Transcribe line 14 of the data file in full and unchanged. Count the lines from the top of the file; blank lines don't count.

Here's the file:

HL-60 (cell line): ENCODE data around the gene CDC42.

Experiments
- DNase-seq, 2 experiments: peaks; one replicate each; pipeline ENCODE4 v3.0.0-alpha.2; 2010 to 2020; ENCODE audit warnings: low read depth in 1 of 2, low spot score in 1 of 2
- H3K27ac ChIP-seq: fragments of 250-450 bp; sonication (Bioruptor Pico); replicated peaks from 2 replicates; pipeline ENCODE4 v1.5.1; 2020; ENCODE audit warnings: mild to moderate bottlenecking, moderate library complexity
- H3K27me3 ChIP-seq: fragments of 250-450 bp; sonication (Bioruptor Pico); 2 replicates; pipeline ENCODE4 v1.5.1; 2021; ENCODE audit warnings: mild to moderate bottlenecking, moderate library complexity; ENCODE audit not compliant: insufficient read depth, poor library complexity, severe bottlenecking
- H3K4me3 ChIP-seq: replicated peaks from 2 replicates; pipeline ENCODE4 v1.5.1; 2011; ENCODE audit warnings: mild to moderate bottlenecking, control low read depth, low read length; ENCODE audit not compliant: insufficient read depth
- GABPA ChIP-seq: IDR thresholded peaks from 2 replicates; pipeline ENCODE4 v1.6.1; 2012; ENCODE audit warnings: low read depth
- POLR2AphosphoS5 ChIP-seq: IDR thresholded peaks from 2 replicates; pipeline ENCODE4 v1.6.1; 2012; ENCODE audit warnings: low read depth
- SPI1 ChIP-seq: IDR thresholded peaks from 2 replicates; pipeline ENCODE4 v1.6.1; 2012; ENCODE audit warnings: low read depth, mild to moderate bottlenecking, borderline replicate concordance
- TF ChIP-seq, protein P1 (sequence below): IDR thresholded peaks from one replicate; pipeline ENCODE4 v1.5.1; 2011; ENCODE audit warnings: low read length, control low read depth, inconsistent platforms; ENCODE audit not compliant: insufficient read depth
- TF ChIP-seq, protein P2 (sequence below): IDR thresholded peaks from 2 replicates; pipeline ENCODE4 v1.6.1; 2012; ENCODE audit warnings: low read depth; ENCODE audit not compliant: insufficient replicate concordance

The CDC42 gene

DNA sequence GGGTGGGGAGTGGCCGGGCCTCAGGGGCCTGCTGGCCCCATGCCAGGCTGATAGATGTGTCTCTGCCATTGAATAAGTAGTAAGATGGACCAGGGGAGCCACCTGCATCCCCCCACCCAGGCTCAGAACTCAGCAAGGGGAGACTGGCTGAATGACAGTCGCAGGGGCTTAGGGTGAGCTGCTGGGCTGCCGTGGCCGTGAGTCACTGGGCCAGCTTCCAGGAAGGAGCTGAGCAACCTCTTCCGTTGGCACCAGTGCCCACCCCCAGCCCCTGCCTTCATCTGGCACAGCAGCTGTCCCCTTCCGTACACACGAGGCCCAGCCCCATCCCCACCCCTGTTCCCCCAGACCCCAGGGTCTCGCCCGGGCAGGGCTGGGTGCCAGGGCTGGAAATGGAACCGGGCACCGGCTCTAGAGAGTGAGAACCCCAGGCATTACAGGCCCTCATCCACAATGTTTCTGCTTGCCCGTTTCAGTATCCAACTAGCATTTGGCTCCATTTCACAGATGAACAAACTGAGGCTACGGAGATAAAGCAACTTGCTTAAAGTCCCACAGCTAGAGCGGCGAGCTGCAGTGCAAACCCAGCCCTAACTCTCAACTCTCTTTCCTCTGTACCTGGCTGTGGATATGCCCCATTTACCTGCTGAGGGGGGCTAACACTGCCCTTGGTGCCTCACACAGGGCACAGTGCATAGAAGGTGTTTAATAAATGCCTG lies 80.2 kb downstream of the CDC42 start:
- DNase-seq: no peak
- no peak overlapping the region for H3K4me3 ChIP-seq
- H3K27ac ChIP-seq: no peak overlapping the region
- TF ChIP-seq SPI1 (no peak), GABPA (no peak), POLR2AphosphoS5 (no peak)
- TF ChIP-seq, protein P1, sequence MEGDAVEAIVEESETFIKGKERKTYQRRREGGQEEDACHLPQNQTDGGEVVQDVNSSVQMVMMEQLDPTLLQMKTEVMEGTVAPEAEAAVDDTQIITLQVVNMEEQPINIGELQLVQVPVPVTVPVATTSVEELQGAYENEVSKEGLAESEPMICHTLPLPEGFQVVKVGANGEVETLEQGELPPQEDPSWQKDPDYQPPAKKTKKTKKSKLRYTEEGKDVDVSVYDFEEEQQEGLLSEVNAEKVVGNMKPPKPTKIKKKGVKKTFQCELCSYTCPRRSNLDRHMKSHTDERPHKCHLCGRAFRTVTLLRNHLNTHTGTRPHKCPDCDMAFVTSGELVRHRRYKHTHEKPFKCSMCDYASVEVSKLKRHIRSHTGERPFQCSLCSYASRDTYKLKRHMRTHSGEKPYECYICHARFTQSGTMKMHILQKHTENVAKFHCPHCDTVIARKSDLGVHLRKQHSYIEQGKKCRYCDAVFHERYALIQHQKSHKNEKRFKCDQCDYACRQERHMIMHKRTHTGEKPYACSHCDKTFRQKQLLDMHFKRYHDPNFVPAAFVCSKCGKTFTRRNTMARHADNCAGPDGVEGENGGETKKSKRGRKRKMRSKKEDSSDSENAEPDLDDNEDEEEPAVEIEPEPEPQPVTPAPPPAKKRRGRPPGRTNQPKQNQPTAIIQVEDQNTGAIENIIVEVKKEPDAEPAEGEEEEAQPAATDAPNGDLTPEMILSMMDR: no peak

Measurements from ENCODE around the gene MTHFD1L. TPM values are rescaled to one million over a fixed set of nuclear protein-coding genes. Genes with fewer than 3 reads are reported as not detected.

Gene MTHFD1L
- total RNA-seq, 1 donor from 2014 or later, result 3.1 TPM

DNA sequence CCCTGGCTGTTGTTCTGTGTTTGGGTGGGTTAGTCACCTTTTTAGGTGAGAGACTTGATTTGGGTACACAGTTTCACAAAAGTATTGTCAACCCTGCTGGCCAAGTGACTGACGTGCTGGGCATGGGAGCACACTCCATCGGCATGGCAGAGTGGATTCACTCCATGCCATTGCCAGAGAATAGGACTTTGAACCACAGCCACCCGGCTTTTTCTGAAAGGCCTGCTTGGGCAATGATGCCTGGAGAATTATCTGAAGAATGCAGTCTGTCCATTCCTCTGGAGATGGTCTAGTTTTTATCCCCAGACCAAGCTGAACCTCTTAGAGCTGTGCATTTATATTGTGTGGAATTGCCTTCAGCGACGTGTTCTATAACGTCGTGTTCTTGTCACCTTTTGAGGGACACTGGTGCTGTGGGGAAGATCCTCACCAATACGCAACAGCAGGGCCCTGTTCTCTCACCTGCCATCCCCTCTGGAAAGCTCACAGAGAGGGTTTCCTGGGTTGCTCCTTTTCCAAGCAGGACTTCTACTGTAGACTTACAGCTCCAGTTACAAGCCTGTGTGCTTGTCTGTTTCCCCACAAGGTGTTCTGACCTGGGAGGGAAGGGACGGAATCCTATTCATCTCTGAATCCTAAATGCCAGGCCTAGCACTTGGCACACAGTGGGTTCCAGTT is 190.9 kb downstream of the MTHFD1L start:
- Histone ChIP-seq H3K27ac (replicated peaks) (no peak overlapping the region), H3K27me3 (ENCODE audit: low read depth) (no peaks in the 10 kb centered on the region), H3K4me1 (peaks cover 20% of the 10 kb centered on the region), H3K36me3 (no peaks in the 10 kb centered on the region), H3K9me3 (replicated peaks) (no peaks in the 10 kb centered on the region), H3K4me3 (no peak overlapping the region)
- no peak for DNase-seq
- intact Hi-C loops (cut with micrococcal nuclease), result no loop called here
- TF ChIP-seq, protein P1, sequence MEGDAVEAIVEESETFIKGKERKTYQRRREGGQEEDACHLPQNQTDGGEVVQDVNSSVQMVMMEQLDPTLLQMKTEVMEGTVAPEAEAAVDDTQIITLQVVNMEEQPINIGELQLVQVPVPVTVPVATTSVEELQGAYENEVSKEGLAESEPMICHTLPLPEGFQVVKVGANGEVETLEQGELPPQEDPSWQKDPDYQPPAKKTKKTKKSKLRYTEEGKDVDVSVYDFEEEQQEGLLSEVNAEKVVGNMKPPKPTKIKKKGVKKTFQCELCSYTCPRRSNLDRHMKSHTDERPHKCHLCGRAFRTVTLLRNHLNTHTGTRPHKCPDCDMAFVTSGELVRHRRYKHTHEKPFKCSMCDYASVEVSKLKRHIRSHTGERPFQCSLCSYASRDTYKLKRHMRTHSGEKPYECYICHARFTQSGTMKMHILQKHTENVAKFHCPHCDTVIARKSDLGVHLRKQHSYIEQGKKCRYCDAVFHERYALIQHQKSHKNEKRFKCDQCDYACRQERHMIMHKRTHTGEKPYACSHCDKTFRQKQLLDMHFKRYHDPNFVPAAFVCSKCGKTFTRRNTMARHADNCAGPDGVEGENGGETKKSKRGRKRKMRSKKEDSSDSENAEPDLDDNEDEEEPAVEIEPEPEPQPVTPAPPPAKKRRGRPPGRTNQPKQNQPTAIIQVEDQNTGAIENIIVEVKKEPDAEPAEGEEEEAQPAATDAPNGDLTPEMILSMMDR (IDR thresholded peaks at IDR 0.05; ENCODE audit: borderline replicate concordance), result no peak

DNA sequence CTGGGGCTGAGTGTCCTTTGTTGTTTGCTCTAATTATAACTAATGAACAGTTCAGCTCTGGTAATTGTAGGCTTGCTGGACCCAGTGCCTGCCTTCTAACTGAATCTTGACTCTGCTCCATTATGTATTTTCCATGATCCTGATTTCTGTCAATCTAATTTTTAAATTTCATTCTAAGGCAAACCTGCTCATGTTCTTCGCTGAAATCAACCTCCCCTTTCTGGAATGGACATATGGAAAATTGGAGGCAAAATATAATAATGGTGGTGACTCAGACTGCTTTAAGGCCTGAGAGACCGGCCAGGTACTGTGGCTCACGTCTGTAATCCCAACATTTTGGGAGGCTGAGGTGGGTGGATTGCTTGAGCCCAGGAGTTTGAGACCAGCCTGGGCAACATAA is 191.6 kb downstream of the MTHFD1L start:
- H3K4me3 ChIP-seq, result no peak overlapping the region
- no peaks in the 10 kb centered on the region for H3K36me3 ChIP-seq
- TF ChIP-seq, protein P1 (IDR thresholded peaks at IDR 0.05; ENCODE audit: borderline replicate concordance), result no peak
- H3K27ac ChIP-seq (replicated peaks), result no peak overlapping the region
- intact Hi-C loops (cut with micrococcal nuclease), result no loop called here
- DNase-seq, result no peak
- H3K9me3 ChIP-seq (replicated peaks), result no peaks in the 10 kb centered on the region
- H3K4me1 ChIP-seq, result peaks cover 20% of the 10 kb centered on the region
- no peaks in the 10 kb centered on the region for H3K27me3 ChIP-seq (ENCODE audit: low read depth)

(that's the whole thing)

- DNase-seq: no peak